"It took a long time to gain this business and earn people's trust," she said.
In a string of strip malls along University Drive in Plantation, a cluster of Muslim-owned businesses make up what regulars call "the Middle Eastern village." Stores with names like Cleopatra Boutique, Babylon Jewelry and Adam Travel post blinking "Happy Ramadan" signs in their windows.
Al-Salam restaurant and grocery store serves as the village hub -- a halal hot spot where customers linger over Turkish coffee, watch Egyptian soap operas and smoke shisha, the cold, flavored tobacco pipes.
In the adjacent shop, women in head scarves browse aisles filled with Saudi Arabian dates, Palestinian olive oil, Morroccan sardines, salty blocks of Middle Eastern cheeses, halal steaks and sausages. Al-Salam boasts a "full-line of Middle Eastern" products, but specializes in Syrian and Lebanese dishes.
"Lamb, beef, veal -- all of it is halal," said owner Maher Almassri, an avuncular figure with a thick mustache and stone-gray eyes who's originally from Nablus, Palestine. Almassri yawned frequently on a recent Friday afternoon as he helped customers and bounced between the store phone and his cellular: "Yes, we have it. You mean the Holy Koran? Yes, we do." He rises before sunrise during Ramadan to pray and eat breakfast, his sole sustenance until sunset, and works from 9 a.m. to midnight, pausing only for an afternoon nap and the five daily prayers.
Ramadan may be a month of fasting, but most Muslims make up for what they miss during the day with multicourse sunset feasts. They traditionally break the fast with a date from Saudi Arabia (home of the prophet and of Islam's holy city, Mecca), followed by soup, a mezze or platter of mixed appetizers, topped off with heavily spiced meat dishes with rice. The coda: pastries so searingly sweet, you wonder how anyone could make something sweeter than sugar.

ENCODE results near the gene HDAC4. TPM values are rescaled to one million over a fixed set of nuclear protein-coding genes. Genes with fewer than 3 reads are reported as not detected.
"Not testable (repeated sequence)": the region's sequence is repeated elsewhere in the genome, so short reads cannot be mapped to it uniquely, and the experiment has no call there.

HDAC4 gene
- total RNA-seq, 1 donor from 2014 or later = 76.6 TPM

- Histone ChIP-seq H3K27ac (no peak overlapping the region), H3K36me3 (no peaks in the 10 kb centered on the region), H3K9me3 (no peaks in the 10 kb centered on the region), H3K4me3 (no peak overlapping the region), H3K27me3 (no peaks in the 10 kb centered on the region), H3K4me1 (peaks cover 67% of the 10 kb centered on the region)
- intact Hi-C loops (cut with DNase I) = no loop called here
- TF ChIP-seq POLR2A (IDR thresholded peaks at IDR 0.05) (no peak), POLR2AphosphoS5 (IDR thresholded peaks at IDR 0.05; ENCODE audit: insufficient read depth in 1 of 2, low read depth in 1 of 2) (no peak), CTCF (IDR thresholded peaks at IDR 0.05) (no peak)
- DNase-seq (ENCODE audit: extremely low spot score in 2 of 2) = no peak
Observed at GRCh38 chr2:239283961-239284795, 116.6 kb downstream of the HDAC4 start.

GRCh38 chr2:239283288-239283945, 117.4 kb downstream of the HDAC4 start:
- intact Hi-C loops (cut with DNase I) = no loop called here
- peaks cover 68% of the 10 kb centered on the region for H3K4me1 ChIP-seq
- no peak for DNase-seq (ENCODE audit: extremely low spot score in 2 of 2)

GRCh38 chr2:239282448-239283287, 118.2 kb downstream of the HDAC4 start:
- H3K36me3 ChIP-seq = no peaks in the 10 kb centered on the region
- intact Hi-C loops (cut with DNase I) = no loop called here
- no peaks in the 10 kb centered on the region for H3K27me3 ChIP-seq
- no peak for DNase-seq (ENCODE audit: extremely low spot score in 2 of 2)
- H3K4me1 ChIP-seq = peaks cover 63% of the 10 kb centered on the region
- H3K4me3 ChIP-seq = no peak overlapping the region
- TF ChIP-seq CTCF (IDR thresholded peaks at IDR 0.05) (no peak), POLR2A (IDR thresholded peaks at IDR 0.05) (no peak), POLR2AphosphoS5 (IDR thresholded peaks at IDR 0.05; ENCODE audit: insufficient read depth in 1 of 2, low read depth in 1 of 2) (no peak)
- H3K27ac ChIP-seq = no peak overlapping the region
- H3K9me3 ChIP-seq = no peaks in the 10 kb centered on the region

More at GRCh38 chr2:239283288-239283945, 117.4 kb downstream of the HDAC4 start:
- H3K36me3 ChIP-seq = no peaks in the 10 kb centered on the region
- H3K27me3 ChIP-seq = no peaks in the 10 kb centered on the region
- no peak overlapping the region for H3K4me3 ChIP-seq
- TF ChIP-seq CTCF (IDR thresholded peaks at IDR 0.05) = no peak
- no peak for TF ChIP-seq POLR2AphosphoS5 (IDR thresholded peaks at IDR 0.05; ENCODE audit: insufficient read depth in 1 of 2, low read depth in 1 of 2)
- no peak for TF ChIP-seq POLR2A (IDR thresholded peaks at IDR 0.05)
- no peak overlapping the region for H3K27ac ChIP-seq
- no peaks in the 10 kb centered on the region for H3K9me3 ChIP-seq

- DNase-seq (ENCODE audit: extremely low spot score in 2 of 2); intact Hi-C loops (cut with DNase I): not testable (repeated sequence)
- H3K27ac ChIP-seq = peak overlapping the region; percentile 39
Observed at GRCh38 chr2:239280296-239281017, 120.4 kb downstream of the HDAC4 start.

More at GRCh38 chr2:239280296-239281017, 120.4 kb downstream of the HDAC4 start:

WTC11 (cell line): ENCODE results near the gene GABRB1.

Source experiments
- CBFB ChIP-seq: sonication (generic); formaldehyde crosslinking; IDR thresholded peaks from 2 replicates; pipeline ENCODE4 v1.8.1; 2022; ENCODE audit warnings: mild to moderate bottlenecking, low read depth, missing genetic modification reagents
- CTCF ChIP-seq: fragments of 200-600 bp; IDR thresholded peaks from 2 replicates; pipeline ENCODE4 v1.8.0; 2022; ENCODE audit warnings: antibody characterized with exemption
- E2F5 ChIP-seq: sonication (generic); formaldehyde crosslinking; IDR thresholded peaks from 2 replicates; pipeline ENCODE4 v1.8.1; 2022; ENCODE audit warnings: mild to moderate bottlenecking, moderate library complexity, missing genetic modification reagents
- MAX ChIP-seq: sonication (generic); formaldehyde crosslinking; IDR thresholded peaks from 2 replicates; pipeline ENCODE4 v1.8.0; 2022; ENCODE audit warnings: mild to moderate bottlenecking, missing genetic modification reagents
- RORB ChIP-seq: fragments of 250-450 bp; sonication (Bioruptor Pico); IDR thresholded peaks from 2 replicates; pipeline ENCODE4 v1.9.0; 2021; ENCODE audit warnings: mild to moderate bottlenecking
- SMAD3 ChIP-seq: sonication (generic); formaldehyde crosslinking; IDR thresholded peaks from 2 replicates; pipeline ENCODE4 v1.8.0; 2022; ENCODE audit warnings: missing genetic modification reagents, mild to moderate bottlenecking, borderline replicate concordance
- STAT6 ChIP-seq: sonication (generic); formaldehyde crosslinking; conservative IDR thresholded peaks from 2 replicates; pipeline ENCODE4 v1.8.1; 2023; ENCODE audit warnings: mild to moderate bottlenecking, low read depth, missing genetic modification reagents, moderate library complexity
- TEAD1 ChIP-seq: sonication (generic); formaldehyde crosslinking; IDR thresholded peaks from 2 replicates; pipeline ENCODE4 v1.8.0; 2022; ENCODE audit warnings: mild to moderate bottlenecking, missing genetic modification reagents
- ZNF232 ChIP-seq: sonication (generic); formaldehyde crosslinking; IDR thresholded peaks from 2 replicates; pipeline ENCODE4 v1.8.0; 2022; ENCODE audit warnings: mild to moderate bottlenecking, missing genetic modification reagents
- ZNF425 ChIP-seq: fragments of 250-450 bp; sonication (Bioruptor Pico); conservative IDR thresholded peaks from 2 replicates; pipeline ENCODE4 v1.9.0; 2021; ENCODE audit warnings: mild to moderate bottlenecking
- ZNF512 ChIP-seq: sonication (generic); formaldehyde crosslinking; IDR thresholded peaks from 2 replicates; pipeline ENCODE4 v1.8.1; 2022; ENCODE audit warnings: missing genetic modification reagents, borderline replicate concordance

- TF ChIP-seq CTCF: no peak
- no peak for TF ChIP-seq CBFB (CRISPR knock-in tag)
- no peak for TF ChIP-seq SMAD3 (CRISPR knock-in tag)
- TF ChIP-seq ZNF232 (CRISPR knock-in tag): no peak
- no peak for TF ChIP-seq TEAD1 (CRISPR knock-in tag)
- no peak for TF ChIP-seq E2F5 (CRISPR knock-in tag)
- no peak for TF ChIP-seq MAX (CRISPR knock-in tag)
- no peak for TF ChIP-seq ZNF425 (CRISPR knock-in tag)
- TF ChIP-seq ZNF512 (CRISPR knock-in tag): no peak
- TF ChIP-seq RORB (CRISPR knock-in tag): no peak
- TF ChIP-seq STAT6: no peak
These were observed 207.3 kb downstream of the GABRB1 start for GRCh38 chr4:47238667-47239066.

After sundown one recent Friday at Masjid Shamsuddin in North Miami Beach, more than 100 worshipers removed their shoes, washed their hands and faces in a large sink outside, and followed the imam in prayer before breaking their fast.
Men and women separated by a makeshift wall feasted on barbecue chicken, fried potatoes and pasta, followed by a deluge of desserts: baklava, carrot cake, cookies, chocolates. Soon children were spinning each other around and doing flips on the carpet before surrendering to the inevitable sugar crash, collapsing into their mothers' arms with an explosion of tears.
Mohammed-Khan, who spends Friday afternoons handing out halal meat to needy families, ends her week making sure everyone in the women's section of the mosque has second helpings. Over sweet Egyptian tea with mint, the tiny grandmother of seven talks about the convergence of food and charity during this holy month. One good deed in Ramadan merits 70 times the blessing, she says.
"There's a great blessing in breaking the fast of a fasting person."
A HALAL SAMPLER
Here's where to find the restaurants and markets mentioned in the story:
Al-Salam, 1818 N. University Dr., Plantation; 954-916-6266.
Chen's Halal Chinese Food, 16732 NE Sixth Ave., North Miami Beach; 305-652-6677.
Ellie's Deli Delight,1812 North University Dr., Pembroke Pines; 954-392-0525.
Hack's Halal Caribbean, 9389 Sheridan St., Cooper City; 954-442-4438.
Oriental Bakery & Grocery Co.,1760 SW Third Ave., Miami; 305-854-0501.
(Miami Herald, October 20, 2005)